Instead of spending on an under-eye cream with caffeine, you can just take a steeped tea bag and place the warm, moist bag over your under eyes. Press gently for a few minutes and your eye puffiness should be reduced. This works well if you’re puffy because of a lack of sleep.
Eye patches that reduce the appearance of puffiness
These are relatively new products. I have seen a few clips of girls with weird looking things under their eyes while they do their hair. Turns out they were eye patches. I haven’t tried any of these, but some common ingredients to many of them are aloe vera to decrease fluid retention and vitamin C to improve circulation and brighten. Obviously, these are not going to work on the eyelids because they just go under the eyes.
This one from Derma E has the ingredients mentioned above and also caffeine, cucumber extract (always good, right?) and vitamin B3 to brighten.
In-office dermatological treatments
If you’ve got puffiness that has turned into bags and you want a semi-permanent solution for it, check with your dermatologist. She might recommend a gentle chemical peel or laser resurfacing. Both of these will remove the outer layers of skin around the eyes and stimulate collagen so that your new skin is firmer and brighter. Of course, this happens over time. If you want to try a gentler exfoliation, look for an eye patch or cream that contains a very low concentration of retinol, somewhere around 0.05%.
Wrinkles and collagen
Many eye wrinkle formulas contain soluble collagen, but according to EWG, soluble collagen is animal-based. Sorry vegans. Regular collagen does not absorb into the skin, but soluble collagen does. What the deal with collagen anyway? Well, as we age, actually after we hit the ripe old age of 20 or 25, collagen production starts to slow in the body. This means that, over time, skin elasticity degrades and the appearance of wrinkles begins. For most people, this starts with eye wrinkles.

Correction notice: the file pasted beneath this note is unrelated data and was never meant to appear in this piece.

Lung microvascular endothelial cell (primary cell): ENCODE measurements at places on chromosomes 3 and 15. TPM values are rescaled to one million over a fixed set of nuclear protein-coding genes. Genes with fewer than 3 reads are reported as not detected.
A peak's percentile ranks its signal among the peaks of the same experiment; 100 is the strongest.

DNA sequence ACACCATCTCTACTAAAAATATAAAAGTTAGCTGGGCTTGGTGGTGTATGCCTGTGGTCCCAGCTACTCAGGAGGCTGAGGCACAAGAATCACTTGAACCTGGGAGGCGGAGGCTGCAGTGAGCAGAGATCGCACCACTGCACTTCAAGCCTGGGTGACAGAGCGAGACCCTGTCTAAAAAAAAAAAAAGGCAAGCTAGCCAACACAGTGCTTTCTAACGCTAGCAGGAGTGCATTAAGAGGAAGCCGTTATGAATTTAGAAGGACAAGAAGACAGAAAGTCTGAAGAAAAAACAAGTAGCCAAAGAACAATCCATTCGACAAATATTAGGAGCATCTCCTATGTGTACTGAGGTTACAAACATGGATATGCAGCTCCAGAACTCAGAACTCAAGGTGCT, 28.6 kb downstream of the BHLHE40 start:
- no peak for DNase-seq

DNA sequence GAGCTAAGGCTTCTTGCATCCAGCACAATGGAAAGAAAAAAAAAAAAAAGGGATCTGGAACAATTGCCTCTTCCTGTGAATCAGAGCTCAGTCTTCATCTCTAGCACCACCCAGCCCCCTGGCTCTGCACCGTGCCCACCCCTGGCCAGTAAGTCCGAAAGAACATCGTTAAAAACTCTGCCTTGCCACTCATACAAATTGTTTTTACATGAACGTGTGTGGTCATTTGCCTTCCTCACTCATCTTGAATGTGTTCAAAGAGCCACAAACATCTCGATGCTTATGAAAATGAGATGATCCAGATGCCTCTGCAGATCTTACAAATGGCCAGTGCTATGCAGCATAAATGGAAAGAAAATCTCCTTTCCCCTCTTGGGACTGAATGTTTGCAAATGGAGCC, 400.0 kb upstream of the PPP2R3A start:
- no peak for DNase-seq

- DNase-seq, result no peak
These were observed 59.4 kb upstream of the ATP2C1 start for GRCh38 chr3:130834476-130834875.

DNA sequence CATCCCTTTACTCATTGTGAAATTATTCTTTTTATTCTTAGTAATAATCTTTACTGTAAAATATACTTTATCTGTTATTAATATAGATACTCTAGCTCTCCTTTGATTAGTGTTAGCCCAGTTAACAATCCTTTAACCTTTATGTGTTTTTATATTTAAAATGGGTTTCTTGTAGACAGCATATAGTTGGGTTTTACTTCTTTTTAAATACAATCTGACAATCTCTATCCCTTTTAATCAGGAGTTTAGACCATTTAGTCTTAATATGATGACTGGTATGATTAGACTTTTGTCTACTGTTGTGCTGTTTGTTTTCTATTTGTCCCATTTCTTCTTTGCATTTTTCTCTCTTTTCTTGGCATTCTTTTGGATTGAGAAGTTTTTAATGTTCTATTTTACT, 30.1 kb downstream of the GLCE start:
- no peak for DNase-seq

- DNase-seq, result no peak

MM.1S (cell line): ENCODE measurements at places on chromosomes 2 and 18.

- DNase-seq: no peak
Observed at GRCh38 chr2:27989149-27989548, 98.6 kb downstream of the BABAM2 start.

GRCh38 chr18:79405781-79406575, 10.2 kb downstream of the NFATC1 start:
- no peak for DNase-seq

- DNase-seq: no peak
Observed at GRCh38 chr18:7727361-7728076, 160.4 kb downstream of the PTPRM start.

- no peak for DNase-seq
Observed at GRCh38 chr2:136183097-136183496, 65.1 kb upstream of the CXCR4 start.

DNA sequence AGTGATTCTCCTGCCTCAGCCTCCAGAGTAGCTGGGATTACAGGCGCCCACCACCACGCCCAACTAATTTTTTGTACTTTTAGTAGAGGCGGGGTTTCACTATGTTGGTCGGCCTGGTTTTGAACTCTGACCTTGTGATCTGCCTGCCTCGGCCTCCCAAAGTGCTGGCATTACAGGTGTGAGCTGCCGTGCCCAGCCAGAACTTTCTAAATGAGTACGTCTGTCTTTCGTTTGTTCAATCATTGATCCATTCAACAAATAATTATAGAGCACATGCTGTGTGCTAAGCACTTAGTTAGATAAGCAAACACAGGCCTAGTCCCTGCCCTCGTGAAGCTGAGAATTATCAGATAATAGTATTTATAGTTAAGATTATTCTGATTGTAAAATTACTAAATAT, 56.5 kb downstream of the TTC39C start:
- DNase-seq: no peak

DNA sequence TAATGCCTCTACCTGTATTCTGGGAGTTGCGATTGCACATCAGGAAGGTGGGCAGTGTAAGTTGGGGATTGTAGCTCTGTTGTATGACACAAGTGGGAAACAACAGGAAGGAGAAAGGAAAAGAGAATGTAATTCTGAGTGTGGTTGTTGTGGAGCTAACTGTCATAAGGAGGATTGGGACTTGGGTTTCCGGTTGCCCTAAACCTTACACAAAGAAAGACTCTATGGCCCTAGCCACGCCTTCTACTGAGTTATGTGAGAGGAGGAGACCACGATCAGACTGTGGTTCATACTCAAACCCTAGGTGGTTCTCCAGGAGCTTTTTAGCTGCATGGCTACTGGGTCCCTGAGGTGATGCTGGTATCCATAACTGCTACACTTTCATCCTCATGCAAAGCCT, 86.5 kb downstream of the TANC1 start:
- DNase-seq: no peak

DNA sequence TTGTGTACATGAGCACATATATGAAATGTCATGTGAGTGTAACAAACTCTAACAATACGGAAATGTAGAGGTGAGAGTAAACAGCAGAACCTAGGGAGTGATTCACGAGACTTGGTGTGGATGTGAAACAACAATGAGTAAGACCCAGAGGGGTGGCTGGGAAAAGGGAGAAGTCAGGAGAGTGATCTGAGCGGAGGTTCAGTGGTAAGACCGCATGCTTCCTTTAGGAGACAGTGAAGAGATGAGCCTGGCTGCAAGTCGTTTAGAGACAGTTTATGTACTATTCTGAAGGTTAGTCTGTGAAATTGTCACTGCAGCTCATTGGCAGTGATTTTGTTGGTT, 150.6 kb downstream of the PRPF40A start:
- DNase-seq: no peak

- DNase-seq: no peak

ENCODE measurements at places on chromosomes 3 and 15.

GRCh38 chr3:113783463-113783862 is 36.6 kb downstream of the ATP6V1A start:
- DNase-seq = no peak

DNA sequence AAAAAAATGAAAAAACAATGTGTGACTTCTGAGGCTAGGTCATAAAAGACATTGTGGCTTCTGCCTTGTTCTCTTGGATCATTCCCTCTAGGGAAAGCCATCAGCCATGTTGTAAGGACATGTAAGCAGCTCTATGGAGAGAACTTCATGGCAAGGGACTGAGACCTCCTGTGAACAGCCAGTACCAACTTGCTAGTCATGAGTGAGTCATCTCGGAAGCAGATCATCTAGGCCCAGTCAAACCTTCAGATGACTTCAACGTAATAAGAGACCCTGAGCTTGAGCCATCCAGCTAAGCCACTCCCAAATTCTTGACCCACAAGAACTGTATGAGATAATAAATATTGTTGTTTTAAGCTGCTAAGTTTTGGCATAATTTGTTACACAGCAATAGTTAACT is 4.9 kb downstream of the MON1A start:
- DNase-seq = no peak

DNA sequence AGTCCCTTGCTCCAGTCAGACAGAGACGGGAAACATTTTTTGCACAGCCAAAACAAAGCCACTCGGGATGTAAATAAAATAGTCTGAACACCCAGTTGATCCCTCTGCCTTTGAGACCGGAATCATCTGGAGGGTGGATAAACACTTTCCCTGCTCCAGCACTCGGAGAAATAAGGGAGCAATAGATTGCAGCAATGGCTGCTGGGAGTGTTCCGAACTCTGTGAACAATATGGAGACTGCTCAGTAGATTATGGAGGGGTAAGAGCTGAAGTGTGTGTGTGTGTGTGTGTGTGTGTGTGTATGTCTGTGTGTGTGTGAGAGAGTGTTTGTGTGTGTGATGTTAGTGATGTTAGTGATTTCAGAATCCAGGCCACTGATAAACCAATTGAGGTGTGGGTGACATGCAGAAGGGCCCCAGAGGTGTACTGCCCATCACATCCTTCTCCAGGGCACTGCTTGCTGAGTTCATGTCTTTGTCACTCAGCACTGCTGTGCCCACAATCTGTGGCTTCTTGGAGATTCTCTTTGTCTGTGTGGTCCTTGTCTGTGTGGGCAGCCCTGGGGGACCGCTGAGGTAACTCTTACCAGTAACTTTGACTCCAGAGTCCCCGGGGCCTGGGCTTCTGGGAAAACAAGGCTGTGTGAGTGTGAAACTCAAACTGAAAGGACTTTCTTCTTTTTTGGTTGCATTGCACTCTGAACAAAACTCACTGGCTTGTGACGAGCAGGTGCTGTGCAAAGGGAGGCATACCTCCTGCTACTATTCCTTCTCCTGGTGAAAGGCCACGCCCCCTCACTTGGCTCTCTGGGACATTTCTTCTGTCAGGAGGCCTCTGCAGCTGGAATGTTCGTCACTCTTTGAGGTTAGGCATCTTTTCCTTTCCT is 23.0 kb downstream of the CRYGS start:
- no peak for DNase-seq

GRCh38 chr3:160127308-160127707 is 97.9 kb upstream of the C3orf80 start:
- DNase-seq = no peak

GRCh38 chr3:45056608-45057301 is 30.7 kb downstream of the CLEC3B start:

The vegetarian version of collagen is marine collagen, and there are a few skincare products that contain marine collagen, but the results of these products are inconclusive. It’s way better to just ingest it. Still, because I love skincare, and the delivery method of Maryann’s marine collagen cream is pretty cool, not to mention high reviews, I’ll probably try it someday soon. Maybe it works!
For right now, though, since my production of collagen is probably pretty low, I’ve beat my undereye wrinkles by ingesting marine collagen. My choice, below, also contains hyaluronic acid and vitamin C within the formula. If you work at a desk all day, as I do, and have developed back problems, as I have, this product can also be indispensable for pain-relief:
In-office dermatological treatments
If the wrinkles keep coming despite all that you’re taking and doing, you can consult a dermatologist. She will probably recommend a laser treatment to increase cell turnover. This combats wrinkles in the delicate skin of the area and can also stimulate collagen. Or maybe he will combine laser therapy with radio-frequency treatment to tighten the skin.
Sunscreen and skin protection
Although us melanated (melaninated?) folks might be able to get away with only using vitamin C, which helps heal sun damage to a degree, if you are low on melanin, please use a sunscreen. The best wrinkle treatments are preventative. This will help prevent wrinkles in the eye area and everywhere else. I don’t have any suggestions in this area, because vitamin C has been working for me, along with all the other stuff you see here, even though I live in a very sunny climate, the Dominican Republic. I’ve seen what the sun can do to people with lighter skin, though. And harmful UV rays are around wherever you live, so consider a sunscreen regardless of your skin type or color.
I have refrained thus far from doing product ecommerce articles. That’s because I don’t trust some of the affiliate programs out there when it comes to beauty products. I’ve worked in ecommerce before, and I can tell you that many reviews on larger sites are fake and some of the products are fake, too. If I’m going to recommend something, I want to make sure it’s legit before people go slathering it on their skin or putting it in their hair.
I actually first started trying skincare products via iHerb.com and their trial products. That was years ago, but I’ve never received a fake or questionable product from them. During pandemic times, they ship to my door here in the Dominican Republic for less than the normal courier costs to bring shipments from the US. I like iHerb. If you shop with them, I hope you will, too. The links in this article are affiliate links from them, so I’ll earn a small percentage. Many are my personal favorites, but if I haven’t tried the product myself, I mentioned it, so you know.